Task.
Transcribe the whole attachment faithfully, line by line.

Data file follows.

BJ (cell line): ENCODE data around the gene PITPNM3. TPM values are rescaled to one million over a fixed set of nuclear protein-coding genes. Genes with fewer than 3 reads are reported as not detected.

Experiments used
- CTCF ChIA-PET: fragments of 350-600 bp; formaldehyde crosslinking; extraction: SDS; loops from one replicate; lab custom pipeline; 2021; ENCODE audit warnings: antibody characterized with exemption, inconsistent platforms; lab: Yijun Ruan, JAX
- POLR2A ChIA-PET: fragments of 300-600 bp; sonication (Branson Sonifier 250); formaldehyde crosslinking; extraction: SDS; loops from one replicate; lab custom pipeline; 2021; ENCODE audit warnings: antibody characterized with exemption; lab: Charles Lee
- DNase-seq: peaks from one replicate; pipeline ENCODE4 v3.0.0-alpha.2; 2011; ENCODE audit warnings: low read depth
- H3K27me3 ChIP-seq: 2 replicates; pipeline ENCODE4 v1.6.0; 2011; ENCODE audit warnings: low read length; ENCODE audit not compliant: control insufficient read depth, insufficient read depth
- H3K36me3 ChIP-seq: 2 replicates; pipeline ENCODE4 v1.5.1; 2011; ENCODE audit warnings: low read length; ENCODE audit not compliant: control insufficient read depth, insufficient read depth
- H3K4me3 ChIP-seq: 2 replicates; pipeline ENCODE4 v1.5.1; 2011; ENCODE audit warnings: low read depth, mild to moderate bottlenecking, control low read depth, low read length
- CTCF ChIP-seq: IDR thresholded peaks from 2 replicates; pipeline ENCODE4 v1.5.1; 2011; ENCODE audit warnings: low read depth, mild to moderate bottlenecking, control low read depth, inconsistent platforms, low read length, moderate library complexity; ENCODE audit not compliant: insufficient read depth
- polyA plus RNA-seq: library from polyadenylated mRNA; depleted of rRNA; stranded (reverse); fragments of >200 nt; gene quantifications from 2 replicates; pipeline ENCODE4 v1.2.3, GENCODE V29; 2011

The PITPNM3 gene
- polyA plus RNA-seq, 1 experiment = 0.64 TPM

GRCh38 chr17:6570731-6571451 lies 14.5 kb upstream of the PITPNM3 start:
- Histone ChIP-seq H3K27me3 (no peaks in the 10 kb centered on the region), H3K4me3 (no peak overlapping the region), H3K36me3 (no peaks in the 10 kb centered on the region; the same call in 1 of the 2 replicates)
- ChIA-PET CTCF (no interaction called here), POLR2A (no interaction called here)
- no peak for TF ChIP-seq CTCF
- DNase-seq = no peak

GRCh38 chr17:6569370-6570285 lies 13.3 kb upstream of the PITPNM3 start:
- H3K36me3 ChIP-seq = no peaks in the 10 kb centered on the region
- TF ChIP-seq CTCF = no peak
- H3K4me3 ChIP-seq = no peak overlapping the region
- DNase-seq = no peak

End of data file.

BJ (cell line): ENCODE data around the gene PITPNM3. TPM values are rescaled to one million over a fixed set of nuclear protein-coding genes. Genes with fewer than 3 reads are reported as not detected.

Experiments used
- CTCF ChIA-PET: fragments of 350-600 bp; formaldehyde crosslinking; extraction: SDS; loops from one replicate; lab custom pipeline; 2021; ENCODE audit warnings: antibody characterized with exemption, inconsistent platforms; lab: Yijun Ruan, JAX
- POLR2A ChIA-PET: fragments of 300-600 bp; sonication (Branson Sonifier 250); formaldehyde crosslinking; extraction: SDS; loops from one replicate; lab custom pipeline; 2021; ENCODE audit warnings: antibody characterized with exemption; lab: Charles Lee
- DNase-seq: peaks from one replicate; pipeline ENCODE4 v3.0.0-alpha.2; 2011; ENCODE audit warnings: low read depth
- H3K27me3 ChIP-seq: 2 replicates; pipeline ENCODE4 v1.6.0; 2011; ENCODE audit warnings: low read length; ENCODE audit not compliant: control insufficient read depth, insufficient read depth
- H3K36me3 ChIP-seq: 2 replicates; pipeline ENCODE4 v1.5.1; 2011; ENCODE audit warnings: low read length; ENCODE audit not compliant: control insufficient read depth, insufficient read depth
- H3K4me3 ChIP-seq: 2 replicates; pipeline ENCODE4 v1.5.1; 2011; ENCODE audit warnings: low read depth, mild to moderate bottlenecking, control low read depth, low read length
- CTCF ChIP-seq: IDR thresholded peaks from 2 replicates; pipeline ENCODE4 v1.5.1; 2011; ENCODE audit warnings: low read depth, mild to moderate bottlenecking, control low read depth, inconsistent platforms, low read length, moderate library complexity; ENCODE audit not compliant: insufficient read depth
- polyA plus RNA-seq: library from polyadenylated mRNA; depleted of rRNA; stranded (reverse); fragments of >200 nt; gene quantifications from 2 replicates; pipeline ENCODE4 v1.2.3, GENCODE V29; 2011

The PITPNM3 gene
- polyA plus RNA-seq, 1 experiment = 0.64 TPM

GRCh38 chr17:6570731-6571451 lies 14.5 kb upstream of the PITPNM3 start:
- Histone ChIP-seq H3K27me3 (no peaks in the 10 kb centered on the region), H3K4me3 (no peak overlapping the region), H3K36me3 (no peaks in the 10 kb centered on the region; the same call in 1 of the 2 replicates)
- ChIA-PET CTCF (no interaction called here), POLR2A (no interaction called here)
- no peak for TF ChIP-seq CTCF
- DNase-seq = no peak

GRCh38 chr17:6569370-6570285 lies 13.3 kb upstream of the PITPNM3 start:
- H3K36me3 ChIP-seq = no peaks in the 10 kb centered on the region
- TF ChIP-seq CTCF = no peak
- H3K4me3 ChIP-seq = no peak overlapping the region
- DNase-seq = no peak